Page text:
From the Record Crate: Duran Duran – “Rio” (1982)

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What’s the most seminal, classic, 1980s pop song you can think of? What’s the song that perfectly encapsulates the musical trends and styles of the decade? This is a question that will get a multitude of answers from people, but at least a fair number of people would answer “Hungry Like the Wolf”, by Duran Duran from the band’s 1982 album Rio. More than just “Wolf,”

Rio is a quintessentially 1980s album, an album that helps to define a decade, despite it’s release early in the decade. After all, Rio was released in 1982. It shows just how on-point Duran Duran was that they could release an album that helped to serve as a cornerstone of the decade when the decade had just started.

More than anything, Rio is fun. This is to be expected–Duran Duran took the band’s name from a Barbarella character, for crying out loud, this is a band that doesn’t take itself too seriously. Songs on Rio are willing to push the envelope, delving into something that’s goofy yet spectacularly well-made. “My Own Way” ends with Simon le Bon shouting phrases over a pulsing guitar melody, in an endearing yet slightly dumb manner.

The biggest candidate for Duran Duran’s well-polished fun is “Hungry Like the Wolf”, a song that’s equally iconic and equally stupid. “Hungry Like the Wolf” is an amazing song, three minutes of pop perfection with an amazing vocal line, wonderful backing vocals, a beautiful thirty seconds in the final chorus, and the dumbest lyrics known to man. What on Earth does “I smell like I sound” even mean to begin with? The bit before the final chorus, where Simon le Bon whispers “hungry like the wolf” over the sound of heavy breathing is also hilariously silly–and that’s the point. Duran Duran knows it sounds silly, why else would they do this? This is a beautifully silly song that they play 100% straight and that makes it all the better.

Rio is an album full of amazingly well-crafted and well-produced songs that are actually quite long. A good number of the songs on the album are over four minutes, eschewing the traditional pop radio time constraints. And yet, they don’t feel like they’re over four minutes. “The Chauffeur” pushes five minutes and yet sounds shorter and longer at the same time. The song is haunting, le Bon’s vocals flitting over a minimal score, the synth dropping in like raindrops before swapping to a flowing, lilty overplay, bringing so much atmospheric power to the piece. Those moments where le Bon sings the phrase “Sing Blue Silver” are downright transcendent, a musical oddity that somehow sets itself apart from the other songs but fits the tone of the album perfectly.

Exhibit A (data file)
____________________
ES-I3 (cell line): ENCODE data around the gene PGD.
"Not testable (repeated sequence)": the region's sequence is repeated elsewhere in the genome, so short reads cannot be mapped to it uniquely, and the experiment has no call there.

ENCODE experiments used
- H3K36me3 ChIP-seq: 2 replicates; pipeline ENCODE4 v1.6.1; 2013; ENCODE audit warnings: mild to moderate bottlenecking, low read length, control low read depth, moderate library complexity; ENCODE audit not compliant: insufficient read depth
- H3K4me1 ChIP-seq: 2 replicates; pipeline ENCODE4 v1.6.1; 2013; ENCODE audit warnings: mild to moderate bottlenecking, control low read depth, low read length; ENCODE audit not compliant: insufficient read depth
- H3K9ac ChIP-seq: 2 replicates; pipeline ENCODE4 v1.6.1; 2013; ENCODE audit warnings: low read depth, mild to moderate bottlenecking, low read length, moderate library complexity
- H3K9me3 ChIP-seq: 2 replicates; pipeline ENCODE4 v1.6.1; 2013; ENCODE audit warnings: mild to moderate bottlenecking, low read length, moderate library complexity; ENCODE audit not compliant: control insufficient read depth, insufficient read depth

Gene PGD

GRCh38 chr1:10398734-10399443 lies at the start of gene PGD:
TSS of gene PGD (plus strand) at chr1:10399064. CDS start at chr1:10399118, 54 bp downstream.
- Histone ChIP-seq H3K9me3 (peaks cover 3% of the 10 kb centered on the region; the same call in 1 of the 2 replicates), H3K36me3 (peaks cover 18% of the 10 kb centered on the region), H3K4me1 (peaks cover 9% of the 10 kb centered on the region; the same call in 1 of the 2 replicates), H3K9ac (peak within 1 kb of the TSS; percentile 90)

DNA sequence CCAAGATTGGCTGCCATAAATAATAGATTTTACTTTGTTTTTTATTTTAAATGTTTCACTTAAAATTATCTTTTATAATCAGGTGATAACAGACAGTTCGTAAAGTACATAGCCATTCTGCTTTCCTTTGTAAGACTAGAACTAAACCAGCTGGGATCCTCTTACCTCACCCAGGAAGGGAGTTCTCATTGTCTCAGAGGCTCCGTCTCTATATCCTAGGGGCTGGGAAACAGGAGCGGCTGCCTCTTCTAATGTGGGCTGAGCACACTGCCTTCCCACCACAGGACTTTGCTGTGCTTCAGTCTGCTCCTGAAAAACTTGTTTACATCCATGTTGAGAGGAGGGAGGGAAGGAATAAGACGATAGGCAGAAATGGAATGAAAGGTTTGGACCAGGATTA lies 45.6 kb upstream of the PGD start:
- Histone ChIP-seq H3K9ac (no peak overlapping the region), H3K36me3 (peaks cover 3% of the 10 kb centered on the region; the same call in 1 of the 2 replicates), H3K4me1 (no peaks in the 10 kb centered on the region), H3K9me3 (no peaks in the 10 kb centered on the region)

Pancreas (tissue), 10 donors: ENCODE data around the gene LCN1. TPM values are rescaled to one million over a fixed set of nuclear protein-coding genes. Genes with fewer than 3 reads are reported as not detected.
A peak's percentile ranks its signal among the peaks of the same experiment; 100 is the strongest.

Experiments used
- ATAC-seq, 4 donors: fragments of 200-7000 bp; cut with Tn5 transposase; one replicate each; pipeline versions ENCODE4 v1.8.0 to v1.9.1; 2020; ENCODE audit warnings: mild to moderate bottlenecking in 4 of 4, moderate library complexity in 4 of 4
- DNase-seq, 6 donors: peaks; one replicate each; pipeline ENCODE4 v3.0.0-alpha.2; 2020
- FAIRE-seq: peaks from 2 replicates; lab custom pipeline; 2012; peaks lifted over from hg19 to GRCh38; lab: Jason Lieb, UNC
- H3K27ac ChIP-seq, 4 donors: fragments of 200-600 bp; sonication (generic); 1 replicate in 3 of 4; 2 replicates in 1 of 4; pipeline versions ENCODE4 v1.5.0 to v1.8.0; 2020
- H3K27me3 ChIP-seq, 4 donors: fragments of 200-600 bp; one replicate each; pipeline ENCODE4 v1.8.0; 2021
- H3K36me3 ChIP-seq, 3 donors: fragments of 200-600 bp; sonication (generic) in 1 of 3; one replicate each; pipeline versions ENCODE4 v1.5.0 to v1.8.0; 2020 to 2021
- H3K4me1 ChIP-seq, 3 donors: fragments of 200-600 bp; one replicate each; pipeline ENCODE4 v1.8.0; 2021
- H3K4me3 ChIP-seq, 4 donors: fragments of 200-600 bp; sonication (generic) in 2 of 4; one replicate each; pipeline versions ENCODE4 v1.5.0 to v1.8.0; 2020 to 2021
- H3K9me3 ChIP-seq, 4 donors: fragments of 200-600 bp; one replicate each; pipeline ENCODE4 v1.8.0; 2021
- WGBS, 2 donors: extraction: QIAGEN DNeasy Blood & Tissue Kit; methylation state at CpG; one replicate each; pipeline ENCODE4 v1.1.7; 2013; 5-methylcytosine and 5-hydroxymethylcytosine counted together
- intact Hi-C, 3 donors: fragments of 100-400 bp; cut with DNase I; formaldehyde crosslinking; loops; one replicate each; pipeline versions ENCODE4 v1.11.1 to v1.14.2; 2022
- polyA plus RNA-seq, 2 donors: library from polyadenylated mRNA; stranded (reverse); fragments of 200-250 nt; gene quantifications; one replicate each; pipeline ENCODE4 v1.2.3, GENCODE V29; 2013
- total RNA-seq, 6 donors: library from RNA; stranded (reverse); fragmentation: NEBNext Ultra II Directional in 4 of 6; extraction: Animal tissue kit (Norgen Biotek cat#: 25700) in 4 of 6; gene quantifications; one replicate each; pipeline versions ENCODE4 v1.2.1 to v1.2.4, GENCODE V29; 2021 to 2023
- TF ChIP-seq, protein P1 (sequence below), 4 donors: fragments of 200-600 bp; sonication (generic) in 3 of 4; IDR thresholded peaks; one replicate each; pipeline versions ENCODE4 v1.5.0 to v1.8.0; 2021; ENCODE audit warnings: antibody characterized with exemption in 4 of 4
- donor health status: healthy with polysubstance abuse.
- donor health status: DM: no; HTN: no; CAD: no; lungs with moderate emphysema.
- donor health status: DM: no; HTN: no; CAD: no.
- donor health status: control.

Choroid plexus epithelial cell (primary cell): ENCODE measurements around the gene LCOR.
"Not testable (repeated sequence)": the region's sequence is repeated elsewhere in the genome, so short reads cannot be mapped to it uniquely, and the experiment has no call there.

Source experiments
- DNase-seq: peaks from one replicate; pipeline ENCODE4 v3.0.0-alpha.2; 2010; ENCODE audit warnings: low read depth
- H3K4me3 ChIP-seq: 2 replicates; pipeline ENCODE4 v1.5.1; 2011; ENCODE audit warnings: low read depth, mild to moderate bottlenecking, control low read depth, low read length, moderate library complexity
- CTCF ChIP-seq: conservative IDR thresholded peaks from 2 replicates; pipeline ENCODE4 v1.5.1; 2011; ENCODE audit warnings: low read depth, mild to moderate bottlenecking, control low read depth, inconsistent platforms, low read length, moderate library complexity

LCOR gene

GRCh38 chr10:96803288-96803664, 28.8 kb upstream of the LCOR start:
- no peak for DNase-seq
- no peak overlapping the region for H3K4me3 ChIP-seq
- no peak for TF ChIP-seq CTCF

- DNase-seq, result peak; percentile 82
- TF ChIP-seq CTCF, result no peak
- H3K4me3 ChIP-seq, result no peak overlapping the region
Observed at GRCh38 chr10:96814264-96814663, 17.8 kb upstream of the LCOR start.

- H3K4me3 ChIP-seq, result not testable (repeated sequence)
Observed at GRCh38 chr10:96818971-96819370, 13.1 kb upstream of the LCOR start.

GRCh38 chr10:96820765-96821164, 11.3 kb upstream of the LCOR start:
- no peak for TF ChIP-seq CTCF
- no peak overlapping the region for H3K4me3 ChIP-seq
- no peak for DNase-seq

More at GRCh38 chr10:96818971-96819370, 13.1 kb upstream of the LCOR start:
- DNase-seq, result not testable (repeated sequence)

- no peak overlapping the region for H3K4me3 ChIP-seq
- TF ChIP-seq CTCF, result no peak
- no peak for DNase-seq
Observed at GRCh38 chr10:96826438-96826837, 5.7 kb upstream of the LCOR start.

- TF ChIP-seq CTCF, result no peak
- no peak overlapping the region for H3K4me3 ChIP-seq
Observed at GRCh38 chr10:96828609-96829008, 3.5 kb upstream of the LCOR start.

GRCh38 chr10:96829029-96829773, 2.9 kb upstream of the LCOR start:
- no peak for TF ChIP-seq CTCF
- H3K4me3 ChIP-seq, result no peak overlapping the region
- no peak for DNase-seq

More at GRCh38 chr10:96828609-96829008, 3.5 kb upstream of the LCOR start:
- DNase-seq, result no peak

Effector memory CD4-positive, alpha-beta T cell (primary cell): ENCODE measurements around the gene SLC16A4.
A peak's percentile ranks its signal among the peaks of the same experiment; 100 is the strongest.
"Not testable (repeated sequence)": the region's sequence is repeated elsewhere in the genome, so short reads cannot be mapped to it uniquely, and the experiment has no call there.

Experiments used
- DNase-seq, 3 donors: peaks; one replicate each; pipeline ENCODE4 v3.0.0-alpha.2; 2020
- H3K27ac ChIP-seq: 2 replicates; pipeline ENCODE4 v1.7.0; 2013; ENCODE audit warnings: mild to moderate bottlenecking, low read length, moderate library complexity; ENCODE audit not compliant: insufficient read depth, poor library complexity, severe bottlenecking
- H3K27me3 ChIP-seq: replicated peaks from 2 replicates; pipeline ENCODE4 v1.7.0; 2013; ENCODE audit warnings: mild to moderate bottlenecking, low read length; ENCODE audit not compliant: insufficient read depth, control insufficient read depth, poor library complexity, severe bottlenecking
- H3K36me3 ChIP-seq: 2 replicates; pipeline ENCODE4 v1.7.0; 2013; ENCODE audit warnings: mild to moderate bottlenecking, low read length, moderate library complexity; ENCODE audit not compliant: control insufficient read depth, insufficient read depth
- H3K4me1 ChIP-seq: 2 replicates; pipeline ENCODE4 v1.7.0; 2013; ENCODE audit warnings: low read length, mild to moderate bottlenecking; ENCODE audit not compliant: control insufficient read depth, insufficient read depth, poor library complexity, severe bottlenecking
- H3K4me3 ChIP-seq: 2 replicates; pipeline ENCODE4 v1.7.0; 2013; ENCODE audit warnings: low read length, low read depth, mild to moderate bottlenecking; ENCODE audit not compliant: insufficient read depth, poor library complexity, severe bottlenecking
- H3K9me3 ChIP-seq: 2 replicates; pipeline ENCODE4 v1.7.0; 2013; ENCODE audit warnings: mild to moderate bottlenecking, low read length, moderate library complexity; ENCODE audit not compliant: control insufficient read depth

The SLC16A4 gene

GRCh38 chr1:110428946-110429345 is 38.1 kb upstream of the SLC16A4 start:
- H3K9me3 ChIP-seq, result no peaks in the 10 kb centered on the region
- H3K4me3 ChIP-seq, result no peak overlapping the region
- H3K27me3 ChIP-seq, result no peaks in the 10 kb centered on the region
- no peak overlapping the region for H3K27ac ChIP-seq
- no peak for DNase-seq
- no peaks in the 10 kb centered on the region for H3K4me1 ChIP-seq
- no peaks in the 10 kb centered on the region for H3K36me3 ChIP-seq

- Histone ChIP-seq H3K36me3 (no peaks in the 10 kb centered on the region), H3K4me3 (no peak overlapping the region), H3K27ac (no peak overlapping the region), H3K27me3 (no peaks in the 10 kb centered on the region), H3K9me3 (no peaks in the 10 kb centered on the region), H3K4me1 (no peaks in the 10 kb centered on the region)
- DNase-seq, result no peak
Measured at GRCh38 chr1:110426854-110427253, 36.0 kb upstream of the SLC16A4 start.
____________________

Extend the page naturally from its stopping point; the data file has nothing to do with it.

At least for me, the true highlight of the album is the title track. “Rio” is such a beautifully composed song. There’s no weak moments, there aren’t any obvious faults, it’s just a bright, beautiful poppy with an amazing sax riff near the end. From those opening synths to the pounding guitars, it’s an amazing opening that just drops you right into pop perfection. Do the lyrics make sense? Not entirely! But again, it doesn’t matter. The lyrics are a perfect fit for the moment, only falling apart if I’m also just so happy to see a synthpop song dealing with the American Southwest. So often that area’s just relegated to country/western but nope, here’s a ridiculous synthpop masterpiece that namechecks the Rio Grande River.

There’s a reason Rio’s made plenty of ‘top albums of the 1980s’ lists and that’s simply because it’s a good album. Rio is a beautiful piece of synthpop perfection, with each song intricately written. It’s an amazingly silly and amazingly polished pop masterpiece that deserves all the praise it gets.